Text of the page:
Hanging with few details and fearing the kind of lockdown that has left people stranded at home with little food on the mainland, many Hong Kong residents rushed to grocery stores to buy essentials. As a sense of unease, Mrs. Lam stopped giving regular news conferences. Criticism from her fellow pro-Beijing allies mounted as the death rate from the virus among older people, a large number of whom are unaffiliated in Hong Kong, has become one of the highest in the world.

“The whole approach of the government looks chaotic,” said Lau Siu-cai, a Hong Kong scholar who advised Beijing on the policy. “The objective to achieve is not clear and the strategy used appears to be unstable and variable.”

“You can see complaints all around Hong Kong these days,” he said. “It worries Beijing.”

Mrs Lam reappeared to the media last week with a promise to better communicate with the public through daily news conferences. But when asked for more details about mass testing, he said he did not have any. A day later, when asked again, a desperate Mrs. Lam scolded a reporter for taking “unnecessarily” time.

“People like Carrie Lam and other Hong Kong officials always anticipate Beijing’s wishes,” said Willie Lam, an assistant professor of politics at the Chinese University of Hong Kong. “Beijing’s impression is now more important than local public opinion for many prominent Hong Kong officials.”

Beijing’s crackdown on pro-democracy candidates in Hong Kong and a new “patriots only” city legislature have ensured that the voices of any dissent in the once freewheeling city are silenced. Too many people are at a loss to understand the swings in policy decisions now made behind closed doors.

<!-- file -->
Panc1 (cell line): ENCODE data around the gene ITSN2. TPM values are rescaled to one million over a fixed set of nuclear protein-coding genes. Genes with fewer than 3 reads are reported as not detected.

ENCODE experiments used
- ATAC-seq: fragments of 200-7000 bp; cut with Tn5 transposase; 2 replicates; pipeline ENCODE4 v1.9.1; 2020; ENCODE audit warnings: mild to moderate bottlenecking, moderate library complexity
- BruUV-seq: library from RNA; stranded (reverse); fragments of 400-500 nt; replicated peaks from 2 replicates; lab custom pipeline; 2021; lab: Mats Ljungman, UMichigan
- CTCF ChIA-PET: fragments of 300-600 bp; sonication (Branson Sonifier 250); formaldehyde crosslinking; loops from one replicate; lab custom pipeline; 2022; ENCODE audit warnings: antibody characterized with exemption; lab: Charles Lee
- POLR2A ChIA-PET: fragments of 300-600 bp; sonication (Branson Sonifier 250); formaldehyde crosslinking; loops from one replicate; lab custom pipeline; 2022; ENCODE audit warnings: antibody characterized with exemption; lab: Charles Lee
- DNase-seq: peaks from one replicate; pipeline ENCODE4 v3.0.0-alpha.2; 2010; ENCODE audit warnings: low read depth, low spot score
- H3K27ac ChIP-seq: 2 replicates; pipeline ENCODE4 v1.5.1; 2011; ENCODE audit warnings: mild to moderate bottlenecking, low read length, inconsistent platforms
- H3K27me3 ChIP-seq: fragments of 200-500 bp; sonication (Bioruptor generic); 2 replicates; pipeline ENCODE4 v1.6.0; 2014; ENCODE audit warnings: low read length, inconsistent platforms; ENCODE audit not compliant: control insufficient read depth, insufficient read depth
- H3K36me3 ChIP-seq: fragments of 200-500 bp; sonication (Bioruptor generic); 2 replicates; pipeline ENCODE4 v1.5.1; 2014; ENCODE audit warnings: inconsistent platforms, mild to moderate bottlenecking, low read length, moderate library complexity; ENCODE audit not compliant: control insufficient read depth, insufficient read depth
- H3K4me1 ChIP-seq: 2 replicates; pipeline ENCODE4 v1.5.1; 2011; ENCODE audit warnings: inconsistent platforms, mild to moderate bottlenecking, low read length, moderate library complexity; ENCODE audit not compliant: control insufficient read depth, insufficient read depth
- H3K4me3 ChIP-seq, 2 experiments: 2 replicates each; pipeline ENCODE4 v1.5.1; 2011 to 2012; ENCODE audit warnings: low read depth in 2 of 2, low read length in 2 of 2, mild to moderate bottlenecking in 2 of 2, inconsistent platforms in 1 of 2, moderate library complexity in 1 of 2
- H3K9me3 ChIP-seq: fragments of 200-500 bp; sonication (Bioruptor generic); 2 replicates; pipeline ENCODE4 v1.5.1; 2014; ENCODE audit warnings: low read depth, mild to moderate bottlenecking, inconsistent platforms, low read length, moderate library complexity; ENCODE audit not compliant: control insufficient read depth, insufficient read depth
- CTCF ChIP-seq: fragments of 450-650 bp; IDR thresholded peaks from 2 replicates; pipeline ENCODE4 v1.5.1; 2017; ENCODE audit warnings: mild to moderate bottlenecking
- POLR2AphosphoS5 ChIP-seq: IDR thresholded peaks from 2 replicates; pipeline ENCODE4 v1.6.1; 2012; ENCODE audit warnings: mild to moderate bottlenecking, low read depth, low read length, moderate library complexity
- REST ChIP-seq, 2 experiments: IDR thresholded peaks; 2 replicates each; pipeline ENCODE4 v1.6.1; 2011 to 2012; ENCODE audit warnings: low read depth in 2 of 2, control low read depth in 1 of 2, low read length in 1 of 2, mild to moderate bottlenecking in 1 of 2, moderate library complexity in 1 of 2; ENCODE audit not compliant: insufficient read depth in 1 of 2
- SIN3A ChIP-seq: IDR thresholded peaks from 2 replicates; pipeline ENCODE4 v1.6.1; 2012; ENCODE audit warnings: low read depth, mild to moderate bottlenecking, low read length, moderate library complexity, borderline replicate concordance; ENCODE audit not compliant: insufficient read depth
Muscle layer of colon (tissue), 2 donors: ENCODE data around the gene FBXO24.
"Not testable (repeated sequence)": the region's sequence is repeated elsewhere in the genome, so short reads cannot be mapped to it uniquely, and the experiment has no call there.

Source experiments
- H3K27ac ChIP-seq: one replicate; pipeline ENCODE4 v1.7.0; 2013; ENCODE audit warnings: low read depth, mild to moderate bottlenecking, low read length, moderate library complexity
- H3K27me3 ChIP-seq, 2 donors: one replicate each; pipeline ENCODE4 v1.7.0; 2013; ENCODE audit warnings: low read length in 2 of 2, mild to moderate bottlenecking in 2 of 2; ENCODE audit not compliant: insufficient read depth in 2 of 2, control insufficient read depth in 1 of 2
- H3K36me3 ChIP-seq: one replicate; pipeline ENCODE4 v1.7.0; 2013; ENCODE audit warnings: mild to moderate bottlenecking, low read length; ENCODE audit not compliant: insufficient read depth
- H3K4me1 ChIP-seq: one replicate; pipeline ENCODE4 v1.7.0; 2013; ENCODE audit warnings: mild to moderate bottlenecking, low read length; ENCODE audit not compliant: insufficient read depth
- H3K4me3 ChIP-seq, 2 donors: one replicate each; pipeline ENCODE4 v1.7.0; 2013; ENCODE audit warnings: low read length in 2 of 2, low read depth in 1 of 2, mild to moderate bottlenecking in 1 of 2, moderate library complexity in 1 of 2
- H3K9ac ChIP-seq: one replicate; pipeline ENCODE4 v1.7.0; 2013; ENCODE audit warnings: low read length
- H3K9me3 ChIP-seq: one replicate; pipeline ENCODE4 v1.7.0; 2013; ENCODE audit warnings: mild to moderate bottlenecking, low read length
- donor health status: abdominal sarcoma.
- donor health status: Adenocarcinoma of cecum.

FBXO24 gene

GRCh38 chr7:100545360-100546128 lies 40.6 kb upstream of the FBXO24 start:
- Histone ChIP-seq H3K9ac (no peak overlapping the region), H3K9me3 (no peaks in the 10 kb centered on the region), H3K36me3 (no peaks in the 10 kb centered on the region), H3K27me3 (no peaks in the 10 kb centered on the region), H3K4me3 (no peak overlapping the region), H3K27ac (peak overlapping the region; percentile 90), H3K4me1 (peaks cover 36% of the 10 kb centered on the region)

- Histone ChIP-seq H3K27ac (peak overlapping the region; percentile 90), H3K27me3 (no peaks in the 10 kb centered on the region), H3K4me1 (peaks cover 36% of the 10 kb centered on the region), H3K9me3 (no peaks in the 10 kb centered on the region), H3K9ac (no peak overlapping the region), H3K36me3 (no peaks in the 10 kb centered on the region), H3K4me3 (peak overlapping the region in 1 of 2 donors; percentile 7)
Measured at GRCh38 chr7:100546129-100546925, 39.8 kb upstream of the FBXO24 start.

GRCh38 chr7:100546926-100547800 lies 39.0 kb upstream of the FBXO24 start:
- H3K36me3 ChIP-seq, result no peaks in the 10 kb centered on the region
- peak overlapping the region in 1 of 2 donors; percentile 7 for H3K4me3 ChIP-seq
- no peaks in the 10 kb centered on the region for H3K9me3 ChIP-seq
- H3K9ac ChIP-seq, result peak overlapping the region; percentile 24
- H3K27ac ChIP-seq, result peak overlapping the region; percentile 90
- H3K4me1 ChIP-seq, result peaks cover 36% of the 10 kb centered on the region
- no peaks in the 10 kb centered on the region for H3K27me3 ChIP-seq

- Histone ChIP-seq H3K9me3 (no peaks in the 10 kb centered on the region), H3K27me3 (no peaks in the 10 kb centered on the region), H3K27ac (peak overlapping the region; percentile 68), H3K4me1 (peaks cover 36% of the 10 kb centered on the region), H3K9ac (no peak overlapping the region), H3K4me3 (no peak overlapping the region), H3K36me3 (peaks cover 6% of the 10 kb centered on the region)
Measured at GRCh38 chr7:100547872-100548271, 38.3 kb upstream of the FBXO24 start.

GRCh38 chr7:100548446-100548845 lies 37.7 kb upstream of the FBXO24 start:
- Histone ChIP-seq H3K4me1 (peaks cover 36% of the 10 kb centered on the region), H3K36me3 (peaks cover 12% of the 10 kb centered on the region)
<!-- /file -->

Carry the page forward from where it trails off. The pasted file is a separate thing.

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As an example, Hong Kong has banned airlines that bring in four or more passengers who test positive for the virus, but The number of daily local cases is already in the thousands, and some of the restricted countries have fewer cases. Nevertheless, officials continue to stress the need to send those who test positive to government quarantine centres, even if Hong Kong has now registered over one lakh cases.

Researchers estimate that half of Hong Kong’s population may have already been infected.

“We feel really confused and frustrated and tired of all these so-called new policies,” said Yvonne Kai, a 46-year-old baker in Hong Kong’s busy Wan Chai district. “Different people tell us different policies every day.”

“I feel like we can’t trust the government,” she said.

Last week, as officials worried about the capacity of public morgues and the lack of coffins, the government suddenly announced that hair salons would reopen, while bars, gyms, outdoor playgrounds and schools would remain closed. Regina Ip, a legislator and adviser to Mrs Lam, praised the decision on Twitter.

“I urge the government to reopen golf courses, tennis courts and other facilities for no-contact sports,” wrote Mrs Ip.

Yet when Mrs Lam addressed the local press on Monday, she seemed no closer to providing clarity on the city’s virus policies. Instead, she appeared to be a message to Chinese authorities, who recently locked down millions of citizens in neighboring Shenzhen after hundreds of coronavirus cases were discovered.

“If you want us to follow what Shenzhen is doing,” said Mrs. Lam, “I’m afraid we are not ready.”

On Thursday, Mrs Lam told the media that she would also review several of the city’s strict social distancing rules. As she talked, tall barriers were being erected on public beaches she had promised to avoid a few days earlier.

“I have a very strong feeling that people’s tolerance is fading,” she said.